Pay now adjudicate later….

19 May 2022

Author: Gavin Kerr
Practice Area: Construction Law

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Under a construction contract, a party to that contract has the statutory right under the Construction Contracts (Northern Ireland) Order 1997 (the “Order”) to refer a dispute to adjudication at any time.

There has been some debate as to the circumstances in which the Court may decide to restrain a true value adjudication commenced before the paying party has complied with its immediate payment obligation under Article 10 of the Order, once a ‘notified sum’ has arisen. However, the English Technology and Construction Court has now provided a decision in the recent case of BexHeat Ltd v Essex Services Group Ltd [2022] EWHC 936 (TCC) which serves as clarification that the right to adjudicate to obtain a true valuation is subjugated to the payment obligation of the paying party to pay the ‘notified sum’ immediately.

Background

Essex Services Group Limited (“ESG”) entered into a sub-subcontract with BexHeat Limited (“BHL”) for BHL to provide plumbing works on a project for the construction of a residential and care facility. The contract between ESG and BHL made provision for interim payments to be made by ESG on specified dates.

On 19 July 2021, BHL submitted its interim application for payment no. 22 (“Payment Application 22”) for the period up to 31 July 2021 seeking a net payment of £678,885.78. On 13 August 2021, ESG issued a Pay Less Notice in respect of Payment Application 22, by which it calculated a net sum due to BHL of £4,808.44. On the 18 August 2021, this was then adjudicated on by BHL (“Adjudication 1”), seeking a true value of Payment Application 22. The adjudicator decided that £141,646.35 was due to BHL. ESG complied with that decision, making payment in full to BHL.

On 17 August 2021 (one day prior to BHL commencing Adjudication 1) BHL issued its interim application for payment no. 23 (“Payment Application 23”) seeking a net payment of £847,675.97. ESG served a Pay Less Notice, but it was one day late.

No payment was made by ESG, so BHL commenced a ‘smash-and-grab” adjudication on the 18 October 2021 (“Adjudication 2”). The adjudicator decided that the Pay Less Notice was invalid and that the sum claimed by BHL (£847,675.97) was the ‘notified sum’ and fell due to be paid by ESG.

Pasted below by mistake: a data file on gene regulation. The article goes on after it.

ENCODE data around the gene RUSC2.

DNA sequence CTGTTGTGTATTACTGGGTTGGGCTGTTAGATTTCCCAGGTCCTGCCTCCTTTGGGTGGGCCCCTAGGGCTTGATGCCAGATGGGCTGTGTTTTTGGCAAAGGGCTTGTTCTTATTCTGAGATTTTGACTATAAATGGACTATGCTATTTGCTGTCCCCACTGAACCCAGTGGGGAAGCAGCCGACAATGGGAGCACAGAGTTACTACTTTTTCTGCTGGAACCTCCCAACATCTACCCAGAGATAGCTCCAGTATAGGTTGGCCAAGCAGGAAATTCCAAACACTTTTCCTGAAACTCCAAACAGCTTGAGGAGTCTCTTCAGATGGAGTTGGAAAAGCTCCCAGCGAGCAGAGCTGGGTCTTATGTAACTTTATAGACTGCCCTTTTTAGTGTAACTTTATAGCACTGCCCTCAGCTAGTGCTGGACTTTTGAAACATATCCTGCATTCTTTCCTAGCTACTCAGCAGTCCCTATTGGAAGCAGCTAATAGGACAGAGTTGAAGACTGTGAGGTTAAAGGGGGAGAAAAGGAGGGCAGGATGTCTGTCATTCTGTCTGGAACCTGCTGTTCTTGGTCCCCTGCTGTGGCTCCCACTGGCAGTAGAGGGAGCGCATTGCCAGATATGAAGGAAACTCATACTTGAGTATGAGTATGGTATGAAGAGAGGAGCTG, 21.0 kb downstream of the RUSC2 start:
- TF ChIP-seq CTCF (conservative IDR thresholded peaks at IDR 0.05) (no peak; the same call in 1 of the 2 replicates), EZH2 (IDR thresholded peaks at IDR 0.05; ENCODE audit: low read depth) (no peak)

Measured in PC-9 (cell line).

Enforcement proceedings

BHL made an application to the TCC for summary judgement to enforce the decision of the adjudicator in Adjudication 2.

ESG resisted enforcement on a number of grounds, including arguing that the second adjudicator lacked jurisdiction because the dispute he had been asked to determine was the same or substantially the same as that which had already been decided by the first adjudicator.

The Court held that the disputes were not the same or substantially the same, in that there was a difference between a dispute regarding the true value of an interim application and a dispute whether a notified sum had arisen.

The Court concluded that Section 111 of Housing Grants, Construction and Regeneration Act 1996 (the “Act”) (the GB equivalent of Article 10 of the Order) creates an immediate obligation to pay the notified sum where a valid payment or pay less notice has not been issued. Whilst there is a right to refer a true value dispute to adjudication “at any time” under the Act and the Order, that right is subjugated to the immediate payment obligation under Section 111/Article 10 and the true value of an application therefore cannot be used by way of set off to avoid paying the full amount of a notified sum.

Conclusion

This judgement provides a key reminder that in circumstances where a notified sum is due to be paid by a paying party under a construction contract, whilst the legislation creates an entitlement of the paying party to commence a true value adjudication, this is superseded by the immediate payment obligation in relation to any notified sum.

As such, until such time as the paying party has complied with its immediate payment obligation under the legislation, the paying party is not entitled to commence (nor to seek to rely on) a true value adjudication in respect of the amounts due to be paid.

For further information about this or any other construction matter please contact Gavin Kerr or a member of Carson McDowell’s construction team.

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